There is a restaurant, bathroom facilities, and there are some lockers although I don’t recommend bringing anything of value with you (although you will need your passport to enter the park). The bathroom facilities aren’t the best, so don’t come expecting luxury!
From the camp you can also walk to Pueblito (an indigenous village) from here, or check out the nudist beach a bit further along the coast.
Sleeping in hammocks at Tayrona National Park
Tayrona National Park Camping: Hammocks vs Tents
When we arrived at Cabo San Juan campsite, we were told we could only check in at 1.30pm, so be prepared to queue in busy times. The rules seem to change regularly though, so I’d still advise arriving as early as you can, some people have reported being able to reserve a hammock or a tent much earlier during the day so just get there and see what the current rules are!
I’d also heard recently that there is a booth near the entrance to the park where you can book a hammock as soon as you arrive – I’m not sure of the details but keep an eye open for that when you go!
Tayrona National Park Hammocks
Most of the hammocks at the Cabo San Juan campsite are in the ‘cow shed’ shelter in the middle of camp. These cost $40,000 a night, but don’t have any mosquito nets so make sure you bring your own, or plenty of repellent. A sleeping bag liner is also handy as a cover to sleep in.
The best hammocks are up in the hut overlooking the beach, but these get booked up first, and are often full of people staying for 2 nights. There are only 16 hammocks up there and they cost $50,000 a night (no mosquito nets either).
If you want to stay up here but they’re already booked when you arrive, your best bet is to spend your first night in the ‘cow shed’ then ask to transfer up to the beach hut the next night.
Tayrona National Park Camping in Tents
At the campsite at Cabo San Juan you can hire a tent for $40,000 COP for person per night. The tents get very hot very quickly as soon as the sun comes up, and have dubious mattresses inside.
The tents may offer more protection from mosquitoes unless you get one inside! You can also choose to bring your own tent to pitch for $20,000 per night, but you’ll need to carry all your gear here or rent a horse to bring it for you.
Bear in mind that in rainy season, your tent might well end up in a puddle!
Which Is Better? Hammocks or Tents?
I’d say the hammocks were the best option but there are no mosquito nets provided, so bring your own if you don’t want to feed the pesky mozzies. In rainy season I’d much rather stay hanging above the puddles!
We stayed for 2 nights, the first night in the cow shed, then in the morning we asked to upgrade to the beach hut. Waking up to the sound of the waves and a gorgeous sunrise was definitely worth it!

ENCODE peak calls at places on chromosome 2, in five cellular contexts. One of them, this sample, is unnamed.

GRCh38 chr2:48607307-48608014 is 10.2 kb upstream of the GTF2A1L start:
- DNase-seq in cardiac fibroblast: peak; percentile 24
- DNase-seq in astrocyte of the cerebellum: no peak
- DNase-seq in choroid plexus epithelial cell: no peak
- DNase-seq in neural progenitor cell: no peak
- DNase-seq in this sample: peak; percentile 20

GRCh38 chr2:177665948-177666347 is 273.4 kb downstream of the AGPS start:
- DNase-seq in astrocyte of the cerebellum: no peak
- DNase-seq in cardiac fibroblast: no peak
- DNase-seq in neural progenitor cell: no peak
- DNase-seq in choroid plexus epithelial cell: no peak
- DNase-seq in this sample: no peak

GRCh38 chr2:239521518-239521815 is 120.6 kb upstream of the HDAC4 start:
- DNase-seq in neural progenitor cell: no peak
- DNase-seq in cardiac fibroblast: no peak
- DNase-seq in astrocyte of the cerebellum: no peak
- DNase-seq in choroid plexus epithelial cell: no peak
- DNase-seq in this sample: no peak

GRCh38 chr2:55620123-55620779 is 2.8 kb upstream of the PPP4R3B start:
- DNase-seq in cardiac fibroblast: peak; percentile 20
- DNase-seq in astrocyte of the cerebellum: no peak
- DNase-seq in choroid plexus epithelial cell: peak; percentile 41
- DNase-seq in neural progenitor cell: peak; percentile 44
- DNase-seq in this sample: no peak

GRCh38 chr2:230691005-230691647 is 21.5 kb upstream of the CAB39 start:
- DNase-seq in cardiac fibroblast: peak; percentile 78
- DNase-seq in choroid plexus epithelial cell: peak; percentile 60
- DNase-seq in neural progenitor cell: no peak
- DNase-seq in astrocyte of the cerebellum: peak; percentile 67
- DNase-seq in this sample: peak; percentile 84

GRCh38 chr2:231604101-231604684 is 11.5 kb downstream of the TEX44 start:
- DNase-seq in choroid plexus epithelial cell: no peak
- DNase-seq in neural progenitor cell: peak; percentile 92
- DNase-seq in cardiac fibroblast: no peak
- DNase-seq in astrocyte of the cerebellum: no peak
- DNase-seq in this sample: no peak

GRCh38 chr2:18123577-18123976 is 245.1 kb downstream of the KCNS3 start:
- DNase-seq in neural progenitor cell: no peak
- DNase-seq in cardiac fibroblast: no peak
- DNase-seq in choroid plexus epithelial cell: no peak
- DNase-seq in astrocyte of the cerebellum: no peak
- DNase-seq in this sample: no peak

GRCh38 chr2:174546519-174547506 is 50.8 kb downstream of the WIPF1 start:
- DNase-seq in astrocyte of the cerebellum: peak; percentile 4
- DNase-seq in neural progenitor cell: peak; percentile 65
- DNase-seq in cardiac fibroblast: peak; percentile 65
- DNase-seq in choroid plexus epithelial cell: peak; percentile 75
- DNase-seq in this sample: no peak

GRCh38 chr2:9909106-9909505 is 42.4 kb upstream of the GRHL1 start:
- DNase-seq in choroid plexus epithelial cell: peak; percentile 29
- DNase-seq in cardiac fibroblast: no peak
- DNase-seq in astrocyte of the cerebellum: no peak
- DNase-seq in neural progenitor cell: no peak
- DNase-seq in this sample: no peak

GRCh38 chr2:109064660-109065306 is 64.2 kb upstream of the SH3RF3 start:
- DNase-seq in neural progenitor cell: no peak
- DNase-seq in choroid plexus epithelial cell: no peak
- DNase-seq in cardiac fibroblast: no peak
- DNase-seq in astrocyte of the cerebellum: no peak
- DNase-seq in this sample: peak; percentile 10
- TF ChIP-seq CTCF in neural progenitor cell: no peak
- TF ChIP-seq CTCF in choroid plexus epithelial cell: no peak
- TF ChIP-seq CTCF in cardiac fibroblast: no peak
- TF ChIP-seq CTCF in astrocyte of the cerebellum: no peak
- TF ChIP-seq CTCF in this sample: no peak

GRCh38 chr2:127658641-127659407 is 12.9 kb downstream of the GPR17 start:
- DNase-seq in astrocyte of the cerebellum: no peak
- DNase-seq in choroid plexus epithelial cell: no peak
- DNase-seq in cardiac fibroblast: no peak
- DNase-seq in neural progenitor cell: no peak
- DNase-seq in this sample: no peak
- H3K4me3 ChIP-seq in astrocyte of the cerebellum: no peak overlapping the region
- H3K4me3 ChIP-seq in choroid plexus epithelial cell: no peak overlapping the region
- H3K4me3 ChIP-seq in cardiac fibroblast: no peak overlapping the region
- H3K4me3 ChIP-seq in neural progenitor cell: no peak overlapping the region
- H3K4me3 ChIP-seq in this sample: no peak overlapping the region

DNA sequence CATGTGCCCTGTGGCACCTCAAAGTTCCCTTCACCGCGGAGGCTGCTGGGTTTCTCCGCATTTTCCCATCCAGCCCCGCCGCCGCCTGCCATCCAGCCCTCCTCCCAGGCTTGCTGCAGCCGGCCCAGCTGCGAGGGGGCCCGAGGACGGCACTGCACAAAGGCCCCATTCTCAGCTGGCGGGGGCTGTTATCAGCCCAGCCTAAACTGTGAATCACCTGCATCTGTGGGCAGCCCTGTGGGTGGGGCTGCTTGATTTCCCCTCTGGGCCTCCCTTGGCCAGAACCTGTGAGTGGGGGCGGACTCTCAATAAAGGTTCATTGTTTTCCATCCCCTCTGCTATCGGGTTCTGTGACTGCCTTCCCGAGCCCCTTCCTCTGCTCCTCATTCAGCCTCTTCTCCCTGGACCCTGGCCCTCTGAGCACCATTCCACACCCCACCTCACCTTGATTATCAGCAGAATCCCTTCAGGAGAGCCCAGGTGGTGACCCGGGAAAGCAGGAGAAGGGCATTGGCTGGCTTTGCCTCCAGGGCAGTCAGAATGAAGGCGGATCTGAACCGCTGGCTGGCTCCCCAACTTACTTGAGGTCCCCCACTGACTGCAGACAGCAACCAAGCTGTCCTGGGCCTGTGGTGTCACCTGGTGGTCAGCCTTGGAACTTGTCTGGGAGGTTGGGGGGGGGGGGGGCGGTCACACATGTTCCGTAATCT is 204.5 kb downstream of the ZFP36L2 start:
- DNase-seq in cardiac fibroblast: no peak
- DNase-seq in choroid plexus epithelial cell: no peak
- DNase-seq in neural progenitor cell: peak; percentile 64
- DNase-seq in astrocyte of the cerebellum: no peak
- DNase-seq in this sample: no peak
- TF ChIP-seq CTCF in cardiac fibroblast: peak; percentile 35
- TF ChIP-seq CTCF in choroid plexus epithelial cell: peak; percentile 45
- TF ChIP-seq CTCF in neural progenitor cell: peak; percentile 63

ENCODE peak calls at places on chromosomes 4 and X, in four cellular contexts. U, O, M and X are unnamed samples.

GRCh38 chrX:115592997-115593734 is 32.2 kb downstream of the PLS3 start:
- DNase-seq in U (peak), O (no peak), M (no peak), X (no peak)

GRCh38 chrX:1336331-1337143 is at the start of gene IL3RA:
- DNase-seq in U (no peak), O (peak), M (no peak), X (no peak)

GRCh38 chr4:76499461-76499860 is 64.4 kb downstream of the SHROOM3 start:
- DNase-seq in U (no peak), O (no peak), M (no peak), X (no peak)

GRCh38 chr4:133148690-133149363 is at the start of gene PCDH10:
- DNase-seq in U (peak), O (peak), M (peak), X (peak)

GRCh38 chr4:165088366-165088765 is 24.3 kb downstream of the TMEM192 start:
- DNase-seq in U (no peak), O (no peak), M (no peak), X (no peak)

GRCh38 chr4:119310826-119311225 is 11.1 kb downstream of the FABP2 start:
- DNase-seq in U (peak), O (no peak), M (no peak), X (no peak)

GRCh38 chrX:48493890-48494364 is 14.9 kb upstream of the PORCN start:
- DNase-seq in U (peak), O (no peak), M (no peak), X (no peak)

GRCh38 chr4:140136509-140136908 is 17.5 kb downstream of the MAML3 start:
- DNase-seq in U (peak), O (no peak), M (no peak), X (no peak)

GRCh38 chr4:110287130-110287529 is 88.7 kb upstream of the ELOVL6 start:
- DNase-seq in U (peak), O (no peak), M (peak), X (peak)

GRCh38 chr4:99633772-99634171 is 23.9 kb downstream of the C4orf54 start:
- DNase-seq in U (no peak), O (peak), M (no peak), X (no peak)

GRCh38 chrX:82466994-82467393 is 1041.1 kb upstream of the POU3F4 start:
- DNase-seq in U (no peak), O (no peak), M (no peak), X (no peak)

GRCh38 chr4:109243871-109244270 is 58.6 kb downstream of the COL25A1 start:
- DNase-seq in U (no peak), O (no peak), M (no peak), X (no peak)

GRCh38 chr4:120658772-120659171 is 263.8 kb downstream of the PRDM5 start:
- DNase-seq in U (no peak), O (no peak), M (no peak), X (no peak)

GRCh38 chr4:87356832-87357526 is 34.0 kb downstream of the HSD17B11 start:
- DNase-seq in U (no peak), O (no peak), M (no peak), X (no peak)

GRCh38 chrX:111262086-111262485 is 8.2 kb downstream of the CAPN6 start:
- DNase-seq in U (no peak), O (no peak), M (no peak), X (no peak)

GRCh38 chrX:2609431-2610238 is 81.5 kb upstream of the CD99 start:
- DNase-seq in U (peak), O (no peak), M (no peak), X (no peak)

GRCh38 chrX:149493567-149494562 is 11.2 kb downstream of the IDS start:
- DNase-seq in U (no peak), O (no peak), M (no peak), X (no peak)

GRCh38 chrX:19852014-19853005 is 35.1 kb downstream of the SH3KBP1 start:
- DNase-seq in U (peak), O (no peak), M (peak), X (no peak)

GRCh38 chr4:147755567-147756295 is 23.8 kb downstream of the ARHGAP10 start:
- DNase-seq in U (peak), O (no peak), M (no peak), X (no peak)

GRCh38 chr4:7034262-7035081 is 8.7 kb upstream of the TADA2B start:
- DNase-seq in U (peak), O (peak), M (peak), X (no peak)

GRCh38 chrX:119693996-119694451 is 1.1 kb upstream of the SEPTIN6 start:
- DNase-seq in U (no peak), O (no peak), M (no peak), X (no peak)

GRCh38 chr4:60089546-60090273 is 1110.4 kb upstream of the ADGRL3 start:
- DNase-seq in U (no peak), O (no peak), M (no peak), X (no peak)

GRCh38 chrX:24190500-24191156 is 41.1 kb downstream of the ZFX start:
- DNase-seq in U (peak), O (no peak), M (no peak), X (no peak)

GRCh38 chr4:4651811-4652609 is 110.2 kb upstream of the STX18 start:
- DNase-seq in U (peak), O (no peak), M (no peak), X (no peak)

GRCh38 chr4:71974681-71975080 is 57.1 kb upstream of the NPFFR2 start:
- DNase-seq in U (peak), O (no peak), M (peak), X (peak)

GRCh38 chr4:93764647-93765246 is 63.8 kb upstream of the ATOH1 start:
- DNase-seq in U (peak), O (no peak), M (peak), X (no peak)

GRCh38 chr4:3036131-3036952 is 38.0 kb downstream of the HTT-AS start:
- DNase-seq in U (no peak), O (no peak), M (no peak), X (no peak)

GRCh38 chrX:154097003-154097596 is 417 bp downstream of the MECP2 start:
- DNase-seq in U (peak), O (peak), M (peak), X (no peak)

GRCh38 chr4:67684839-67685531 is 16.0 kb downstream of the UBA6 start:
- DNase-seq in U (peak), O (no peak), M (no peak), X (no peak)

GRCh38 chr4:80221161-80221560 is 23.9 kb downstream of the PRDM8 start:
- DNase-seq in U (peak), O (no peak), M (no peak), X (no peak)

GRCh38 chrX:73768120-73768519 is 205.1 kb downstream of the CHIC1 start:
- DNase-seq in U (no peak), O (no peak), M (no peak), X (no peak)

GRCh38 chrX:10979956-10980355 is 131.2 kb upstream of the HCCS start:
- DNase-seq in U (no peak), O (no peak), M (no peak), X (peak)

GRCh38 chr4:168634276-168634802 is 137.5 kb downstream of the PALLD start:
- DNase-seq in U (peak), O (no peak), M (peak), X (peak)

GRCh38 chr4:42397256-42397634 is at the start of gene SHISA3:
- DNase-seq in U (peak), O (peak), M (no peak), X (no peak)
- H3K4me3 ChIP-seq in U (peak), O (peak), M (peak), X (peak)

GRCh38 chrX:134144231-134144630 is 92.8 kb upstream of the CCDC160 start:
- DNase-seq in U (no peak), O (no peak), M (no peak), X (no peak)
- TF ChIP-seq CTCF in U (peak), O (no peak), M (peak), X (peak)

Airbnb in Tayrona National Park
Bear in mind that when searching on Airbnb, that most of the places which come up are not actually inside the National Park. The location map is misleading so make sure you read the descriptions properly before booking.
That said, there are a few homes which are in Tayrona National Park which offer more privacy and a little more comfort than the campsites so you can enjoy Parque Tayrona in relative peace and quiet.
Playa Brava Teyumakke is at Playa Brava, and is only accessible from the Calabazo entrance, which is a 3-hour hike away. You can hire a horse to carry your backpack, or yourself! You can enjoy the beach here, and there is a waterfall nearby.
You can also hike to Pueblito and the other beaches if you want to explore the park. This beach is much quieter than the others like Cabo San Juan del Guia and reviews on Airbnb are excellent. The private room costs around $230,000 COP which is about $73 USD per night, although prices may vary depending on the time of year.
If you have never used Airbnb before, use this link to sign up & get up to $40 credit to use on your first trip! Read more about the Airbnb first time discount code and my full Airbnb guide or click below for your Airbnb coupon.
Towards the western side of the park, closest to Taganga, there are more choices for Airbnbs in Tayrona National Park like these options, but I don’t know much about that side of the park so I’m not sure what there is to see around there as it is too far to reach the rest of the park activities above.
There are of course beaches and nature to enjoy! These options are quite a lot more expensive than the rest of the accommodation in Parque Tayrona, so before you book make sure you know exactly where you are going and how to get there!
Where would you stay in Tayrona National Park? Would you splurge on the Ecohabs or go for a night in the Tayrona National Park hammocks? I’d love to hear your thoughts, please leave your comments below.
If you’re looking for travel insurance for your trip to Colombia, get a quote now from World Nomads.
Like this post? Pin it to read later:
Just to let you know, this post may contain paid or affiliate links, which help to maintain Tales of a Backpacker and give me the chance to keep travelling, and to keep creating awesome content for you!
Tales of a Backpacker is a participant in the Amazon Services LLC Associates Program, an affiliate advertising program designed to provide a means for sites to earn advertising fees by advertising and linking to Amazon.com. I only recommend goods and services I believe are useful and reliable.Last updated: May 1, 2020